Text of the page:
Melancholic Road


Alnis Stakle

The image stands at the junction of a light which comes from the object and another which comes from the gaze. (Plato)

Alnis_Stakle_Melancholic_Road_01 Alnis_Stakle_Melancholic_Road_02 Alnis_Stakle_Melancholic_Road_03 Alnis_Stakle_Melancholic_Road_07 Alnis_Stakle_Melancholic_Road_12 Alnis_Stakle_Melancholic_Road_14Alnis Stakle, Melancholic Road, 2013-ongoing

For different reasons, Russia has remained a largely unpredictable country over the course of many centuries. Westerners still tend to be prejudiced towards Russians and perceive them as weird, aggressive and irrational.

Even though Alnis Stakle has visited Russia on a number of occasions, he has not so far managed to capture on film the ‘true’ nature of Russia. In order to approach the unseen in the Russian culture, for several years already he has been studying amateur videos which portray often trivial events that remain largely unknown to media and the general public. Nevertheless, these amateur video messages have an existentially meaningful and irrational component, which can become a key to unlocking the modern-day cultural discourse on Russia. In his work Stakle appropriates amateur video images in order to re-conceptualise Russia in terms of technology, politics and aesthetics.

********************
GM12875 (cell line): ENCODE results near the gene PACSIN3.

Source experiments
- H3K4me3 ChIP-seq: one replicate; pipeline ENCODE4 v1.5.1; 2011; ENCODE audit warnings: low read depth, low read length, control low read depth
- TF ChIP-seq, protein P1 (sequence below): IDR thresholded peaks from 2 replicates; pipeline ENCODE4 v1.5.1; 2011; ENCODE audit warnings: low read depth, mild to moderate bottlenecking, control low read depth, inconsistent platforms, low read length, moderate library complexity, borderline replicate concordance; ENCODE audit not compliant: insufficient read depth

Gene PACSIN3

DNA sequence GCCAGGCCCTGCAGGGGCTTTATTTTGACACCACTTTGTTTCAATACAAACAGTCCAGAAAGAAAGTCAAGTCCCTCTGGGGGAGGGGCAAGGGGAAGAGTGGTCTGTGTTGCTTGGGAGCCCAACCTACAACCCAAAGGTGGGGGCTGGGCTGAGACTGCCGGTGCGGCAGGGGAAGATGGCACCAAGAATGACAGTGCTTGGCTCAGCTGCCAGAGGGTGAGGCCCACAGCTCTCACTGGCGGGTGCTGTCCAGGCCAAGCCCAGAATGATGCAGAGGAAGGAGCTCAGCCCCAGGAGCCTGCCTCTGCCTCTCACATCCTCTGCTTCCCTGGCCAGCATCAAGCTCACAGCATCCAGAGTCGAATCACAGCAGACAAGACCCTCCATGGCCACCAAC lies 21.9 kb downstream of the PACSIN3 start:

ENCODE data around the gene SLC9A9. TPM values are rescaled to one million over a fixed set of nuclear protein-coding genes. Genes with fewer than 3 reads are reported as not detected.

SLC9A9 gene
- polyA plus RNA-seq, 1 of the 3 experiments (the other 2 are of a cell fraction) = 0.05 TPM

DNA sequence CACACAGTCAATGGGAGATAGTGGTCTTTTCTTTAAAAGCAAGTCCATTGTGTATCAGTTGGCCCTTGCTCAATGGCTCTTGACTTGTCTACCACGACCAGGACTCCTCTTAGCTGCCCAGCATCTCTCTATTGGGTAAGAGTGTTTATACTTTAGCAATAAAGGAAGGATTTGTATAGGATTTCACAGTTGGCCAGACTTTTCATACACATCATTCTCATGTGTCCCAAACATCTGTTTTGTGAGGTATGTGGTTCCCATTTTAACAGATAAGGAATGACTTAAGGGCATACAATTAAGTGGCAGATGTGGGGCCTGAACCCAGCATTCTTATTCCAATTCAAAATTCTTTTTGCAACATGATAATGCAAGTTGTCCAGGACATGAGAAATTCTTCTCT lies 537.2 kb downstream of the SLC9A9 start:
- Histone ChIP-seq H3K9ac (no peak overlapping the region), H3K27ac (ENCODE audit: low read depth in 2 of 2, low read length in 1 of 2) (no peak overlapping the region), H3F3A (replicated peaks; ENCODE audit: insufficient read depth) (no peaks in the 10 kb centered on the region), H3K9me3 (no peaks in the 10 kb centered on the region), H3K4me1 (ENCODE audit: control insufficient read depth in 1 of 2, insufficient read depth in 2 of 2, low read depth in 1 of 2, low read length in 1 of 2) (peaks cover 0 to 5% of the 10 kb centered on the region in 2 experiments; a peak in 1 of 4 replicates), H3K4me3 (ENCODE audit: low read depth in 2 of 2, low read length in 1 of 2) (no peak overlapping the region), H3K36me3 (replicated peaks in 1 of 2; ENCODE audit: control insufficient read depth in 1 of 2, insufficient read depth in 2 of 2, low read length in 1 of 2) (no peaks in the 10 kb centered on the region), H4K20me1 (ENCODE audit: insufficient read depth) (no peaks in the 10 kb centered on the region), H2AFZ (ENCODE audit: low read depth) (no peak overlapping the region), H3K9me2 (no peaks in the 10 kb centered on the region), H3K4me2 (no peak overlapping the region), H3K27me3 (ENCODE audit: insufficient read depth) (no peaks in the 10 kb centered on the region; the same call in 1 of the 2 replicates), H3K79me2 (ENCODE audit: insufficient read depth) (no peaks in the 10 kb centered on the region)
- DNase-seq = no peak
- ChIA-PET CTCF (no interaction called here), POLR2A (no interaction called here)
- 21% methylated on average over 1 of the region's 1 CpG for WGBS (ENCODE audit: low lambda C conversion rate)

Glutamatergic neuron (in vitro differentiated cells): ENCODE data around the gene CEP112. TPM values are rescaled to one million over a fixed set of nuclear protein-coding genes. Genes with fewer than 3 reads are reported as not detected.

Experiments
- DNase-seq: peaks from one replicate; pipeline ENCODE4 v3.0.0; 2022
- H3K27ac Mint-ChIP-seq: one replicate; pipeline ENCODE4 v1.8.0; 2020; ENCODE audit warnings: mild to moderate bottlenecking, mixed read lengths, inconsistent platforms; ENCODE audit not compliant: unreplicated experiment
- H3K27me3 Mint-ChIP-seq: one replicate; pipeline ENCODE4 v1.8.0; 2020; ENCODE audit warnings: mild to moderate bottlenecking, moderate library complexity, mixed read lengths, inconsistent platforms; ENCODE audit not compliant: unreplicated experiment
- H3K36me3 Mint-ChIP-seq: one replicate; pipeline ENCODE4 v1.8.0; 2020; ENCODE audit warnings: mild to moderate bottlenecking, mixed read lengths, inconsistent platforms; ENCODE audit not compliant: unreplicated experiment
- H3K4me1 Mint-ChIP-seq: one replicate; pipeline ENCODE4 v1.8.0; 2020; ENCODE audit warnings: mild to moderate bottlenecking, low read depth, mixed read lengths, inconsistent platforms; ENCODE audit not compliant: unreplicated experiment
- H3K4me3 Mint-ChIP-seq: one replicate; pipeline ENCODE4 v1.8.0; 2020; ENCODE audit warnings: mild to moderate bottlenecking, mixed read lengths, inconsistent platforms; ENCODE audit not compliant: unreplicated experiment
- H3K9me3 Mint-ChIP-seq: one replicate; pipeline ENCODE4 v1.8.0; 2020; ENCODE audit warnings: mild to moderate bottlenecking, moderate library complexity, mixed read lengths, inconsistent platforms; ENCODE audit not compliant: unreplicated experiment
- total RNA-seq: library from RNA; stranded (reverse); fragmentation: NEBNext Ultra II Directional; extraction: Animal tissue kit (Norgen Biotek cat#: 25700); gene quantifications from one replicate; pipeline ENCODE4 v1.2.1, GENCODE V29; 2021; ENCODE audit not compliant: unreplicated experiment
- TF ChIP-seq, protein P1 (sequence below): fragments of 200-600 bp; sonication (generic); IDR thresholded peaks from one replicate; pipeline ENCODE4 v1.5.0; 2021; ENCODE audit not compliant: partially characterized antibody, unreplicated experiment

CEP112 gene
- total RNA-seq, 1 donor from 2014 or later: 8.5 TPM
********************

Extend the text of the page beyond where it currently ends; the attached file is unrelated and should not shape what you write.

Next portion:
Alnis Stakle (1975) lives and works in Latvia. He holds a PhD in art education from Daugavpils University. Since 1998 his works have been exhibited extensively – among others, in the Latvian Museum of Photography, Latvian National Museum of Art, Modern Art Oxford, Langhans Gallery in Prague, Art Center ‘Winzavod’ in Moscow, Contemporary Art Museum in Santo Domingo, Museo Nacional de Bellas Artes in Buenos Aires (AR) and the Centre for Fine Arts BOZAR in Brussels.

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